Tales Found Abroad: A Day with Dickens

“An idea, like a ghost, must be spoken to a little before it will explain itself.”
Charles Dickens

48 Doughty Street, Borough of Camden, London. Charles Dickens lived here in this gorgeous Georgian house. Here he dreamed, imagined, created and wrote from 8am to noon every day (a testament to the need for dedication, discipline and focus if one is to truly call oneself an author) from 1837-1839. The rest of his day involved going for walks and taking care of additional business. I am sure that those walks around London informed much of his writing and that on them, he took in the dialogue, smells, tastes and textures of the city at the time.

Here, on Doughty Street, he toiled at his desk (the one on display) and breathed life, colour and conversation into his ideas for characters such as Pip and Nicholas Nicholby. He spoke to them and they explained themselves in his fabulous narratives. He would often entertain people in his parlour, treating them to an electrifying reading from newly imagined pages upon which the ink was barely dry.

It might have been jetlag, but I felt a bit overwhelmed when we entered, like I was walking on some kind of hallowed ground, and in doing so, I might absorb some of Dickens’ genius through the very soles of my shoes! By the end of the visit, indeed I think I had…or at the very least found commonalities between Dickens’ experience as a writer and my own.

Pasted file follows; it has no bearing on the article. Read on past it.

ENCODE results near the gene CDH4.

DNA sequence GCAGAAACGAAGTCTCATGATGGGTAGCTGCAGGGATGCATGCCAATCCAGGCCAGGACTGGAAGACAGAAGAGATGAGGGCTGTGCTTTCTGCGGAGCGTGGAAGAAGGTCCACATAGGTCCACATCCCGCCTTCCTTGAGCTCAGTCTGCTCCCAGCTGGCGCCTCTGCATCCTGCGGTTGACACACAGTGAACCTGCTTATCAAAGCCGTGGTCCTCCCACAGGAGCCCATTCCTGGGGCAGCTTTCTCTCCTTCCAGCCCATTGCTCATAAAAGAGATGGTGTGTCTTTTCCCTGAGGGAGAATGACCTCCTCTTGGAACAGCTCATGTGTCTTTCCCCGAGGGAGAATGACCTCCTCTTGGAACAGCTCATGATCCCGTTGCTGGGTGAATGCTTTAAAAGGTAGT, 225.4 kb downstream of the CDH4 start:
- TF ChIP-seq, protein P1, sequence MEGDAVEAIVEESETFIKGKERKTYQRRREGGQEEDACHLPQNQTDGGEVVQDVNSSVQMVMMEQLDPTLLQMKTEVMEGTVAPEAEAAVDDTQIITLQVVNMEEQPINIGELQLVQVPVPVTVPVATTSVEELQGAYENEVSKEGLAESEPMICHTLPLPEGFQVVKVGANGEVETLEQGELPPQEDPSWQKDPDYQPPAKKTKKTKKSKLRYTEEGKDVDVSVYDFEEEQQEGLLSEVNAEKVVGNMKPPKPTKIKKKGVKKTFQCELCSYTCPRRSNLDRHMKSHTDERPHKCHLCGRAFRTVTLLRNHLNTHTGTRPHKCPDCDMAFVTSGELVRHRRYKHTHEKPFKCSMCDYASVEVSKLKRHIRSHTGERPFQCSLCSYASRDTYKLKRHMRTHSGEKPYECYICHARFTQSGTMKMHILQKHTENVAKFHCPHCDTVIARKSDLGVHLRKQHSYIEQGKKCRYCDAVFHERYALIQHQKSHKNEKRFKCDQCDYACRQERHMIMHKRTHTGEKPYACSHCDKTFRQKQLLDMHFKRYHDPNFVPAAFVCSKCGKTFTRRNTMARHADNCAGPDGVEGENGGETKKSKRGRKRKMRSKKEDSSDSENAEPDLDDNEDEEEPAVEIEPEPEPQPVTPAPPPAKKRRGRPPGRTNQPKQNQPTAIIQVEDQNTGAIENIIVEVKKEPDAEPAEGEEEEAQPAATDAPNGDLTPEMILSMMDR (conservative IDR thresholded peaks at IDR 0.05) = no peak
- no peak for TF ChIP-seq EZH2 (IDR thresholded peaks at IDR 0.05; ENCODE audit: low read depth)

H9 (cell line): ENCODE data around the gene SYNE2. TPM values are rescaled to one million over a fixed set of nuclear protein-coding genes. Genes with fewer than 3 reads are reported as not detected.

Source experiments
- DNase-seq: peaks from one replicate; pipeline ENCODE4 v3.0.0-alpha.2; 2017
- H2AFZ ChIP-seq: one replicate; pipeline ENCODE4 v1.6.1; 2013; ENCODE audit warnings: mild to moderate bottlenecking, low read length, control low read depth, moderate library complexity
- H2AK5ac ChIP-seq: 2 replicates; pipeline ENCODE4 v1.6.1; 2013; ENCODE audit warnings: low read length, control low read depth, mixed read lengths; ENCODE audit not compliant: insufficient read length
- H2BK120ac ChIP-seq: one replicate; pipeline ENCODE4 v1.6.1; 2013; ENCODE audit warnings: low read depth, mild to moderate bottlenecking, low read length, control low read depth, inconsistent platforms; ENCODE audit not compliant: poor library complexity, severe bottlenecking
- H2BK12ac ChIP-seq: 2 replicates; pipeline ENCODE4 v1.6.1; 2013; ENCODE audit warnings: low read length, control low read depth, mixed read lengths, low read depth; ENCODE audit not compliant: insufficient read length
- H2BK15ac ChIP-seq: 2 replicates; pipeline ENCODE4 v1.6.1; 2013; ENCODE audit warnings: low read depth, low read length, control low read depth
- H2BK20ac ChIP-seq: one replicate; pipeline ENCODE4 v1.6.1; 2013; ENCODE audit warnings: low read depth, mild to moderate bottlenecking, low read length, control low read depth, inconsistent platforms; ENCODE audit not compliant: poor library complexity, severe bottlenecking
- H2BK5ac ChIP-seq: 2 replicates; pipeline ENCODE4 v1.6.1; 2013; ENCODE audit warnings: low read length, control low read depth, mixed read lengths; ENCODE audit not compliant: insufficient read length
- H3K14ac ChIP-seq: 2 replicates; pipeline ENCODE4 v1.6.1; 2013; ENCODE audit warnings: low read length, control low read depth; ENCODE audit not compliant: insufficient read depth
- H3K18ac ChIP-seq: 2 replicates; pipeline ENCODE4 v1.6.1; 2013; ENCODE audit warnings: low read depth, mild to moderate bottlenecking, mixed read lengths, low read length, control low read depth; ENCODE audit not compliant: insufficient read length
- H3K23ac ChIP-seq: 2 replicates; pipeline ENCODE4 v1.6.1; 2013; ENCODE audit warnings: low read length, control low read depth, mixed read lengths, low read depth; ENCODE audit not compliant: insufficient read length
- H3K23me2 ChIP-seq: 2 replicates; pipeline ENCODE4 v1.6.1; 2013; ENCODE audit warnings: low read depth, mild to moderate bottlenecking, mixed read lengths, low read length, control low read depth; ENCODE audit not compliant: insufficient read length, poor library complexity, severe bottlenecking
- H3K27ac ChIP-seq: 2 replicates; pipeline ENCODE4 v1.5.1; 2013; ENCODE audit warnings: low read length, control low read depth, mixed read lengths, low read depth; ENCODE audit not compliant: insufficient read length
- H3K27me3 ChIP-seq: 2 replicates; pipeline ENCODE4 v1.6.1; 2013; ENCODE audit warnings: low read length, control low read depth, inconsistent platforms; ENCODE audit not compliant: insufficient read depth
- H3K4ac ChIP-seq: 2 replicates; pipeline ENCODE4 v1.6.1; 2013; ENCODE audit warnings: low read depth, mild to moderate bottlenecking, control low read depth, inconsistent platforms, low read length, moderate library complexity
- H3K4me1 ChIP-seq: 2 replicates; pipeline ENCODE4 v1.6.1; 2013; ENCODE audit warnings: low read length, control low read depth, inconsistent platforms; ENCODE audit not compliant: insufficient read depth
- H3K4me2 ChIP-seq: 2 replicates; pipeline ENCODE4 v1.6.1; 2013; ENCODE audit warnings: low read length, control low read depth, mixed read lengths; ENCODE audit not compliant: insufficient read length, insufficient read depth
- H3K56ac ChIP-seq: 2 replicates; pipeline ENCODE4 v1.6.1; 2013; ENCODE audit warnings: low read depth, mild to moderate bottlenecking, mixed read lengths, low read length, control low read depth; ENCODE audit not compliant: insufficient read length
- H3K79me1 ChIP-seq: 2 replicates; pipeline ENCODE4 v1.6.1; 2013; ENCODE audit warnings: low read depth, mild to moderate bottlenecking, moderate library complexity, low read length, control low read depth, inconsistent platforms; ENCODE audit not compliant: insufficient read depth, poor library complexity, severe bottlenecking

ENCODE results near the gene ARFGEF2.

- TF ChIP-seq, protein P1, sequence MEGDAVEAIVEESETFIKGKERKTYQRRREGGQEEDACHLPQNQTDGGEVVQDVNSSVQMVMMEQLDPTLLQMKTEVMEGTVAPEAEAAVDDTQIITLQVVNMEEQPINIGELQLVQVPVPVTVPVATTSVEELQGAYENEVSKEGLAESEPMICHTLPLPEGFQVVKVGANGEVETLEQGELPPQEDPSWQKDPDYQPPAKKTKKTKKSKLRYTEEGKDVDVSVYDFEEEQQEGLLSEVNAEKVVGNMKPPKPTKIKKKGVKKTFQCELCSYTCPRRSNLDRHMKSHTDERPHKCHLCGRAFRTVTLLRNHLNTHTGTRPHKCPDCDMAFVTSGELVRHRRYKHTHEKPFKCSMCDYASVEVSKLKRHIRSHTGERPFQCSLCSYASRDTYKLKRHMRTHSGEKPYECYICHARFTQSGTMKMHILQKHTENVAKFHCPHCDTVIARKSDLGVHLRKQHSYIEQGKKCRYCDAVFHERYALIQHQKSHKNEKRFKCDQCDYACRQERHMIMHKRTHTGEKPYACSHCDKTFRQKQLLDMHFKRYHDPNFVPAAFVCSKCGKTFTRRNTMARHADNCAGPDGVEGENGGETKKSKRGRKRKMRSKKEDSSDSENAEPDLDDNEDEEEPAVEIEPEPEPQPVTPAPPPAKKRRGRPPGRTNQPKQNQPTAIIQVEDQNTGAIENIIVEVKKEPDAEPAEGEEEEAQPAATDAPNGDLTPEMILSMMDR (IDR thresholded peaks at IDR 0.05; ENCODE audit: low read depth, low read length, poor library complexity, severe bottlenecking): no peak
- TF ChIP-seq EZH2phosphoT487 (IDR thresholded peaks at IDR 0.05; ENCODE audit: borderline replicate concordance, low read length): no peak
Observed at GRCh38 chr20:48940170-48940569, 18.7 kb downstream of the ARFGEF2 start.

The house and its contents told a Tale of Two Dickens, presenting both the private and public sides to his personality. I loved seeing letters written in his own hand in curling cursive. I was impressed at his ‘touring writing podium/reading desk’ that he designed and had built especially for him. It showed he was one serious celebrity. I enjoyed discovering his life as an actor and seeing the souvenirs he collected in Montreal where he was the ‘stage manager’ in a play and where his wife also had a small role. He had a love of the stage and theatrics. He even had his own theatre for awhile!


There were playbills, posters, his writing desk, his bed, his dining room table, chairs and table settings, a set of his clothes and even Dickens’ commode as he was know to have tummy troubles (even writers have to…you know).


If someone were to create a museum to you, what would they place in it? What would these artefacts say about your life, your thoughts, your personality?

For me, they might include the coveted teaspoon collection that I inherited from my mom, or perhaps the ribbon I wore as the crowned Miss Summerama, or my Tickle Trunk…or everything fairy collection…or this mac where I dare to dream as Dickens did.

Leave your response in the comments section below!

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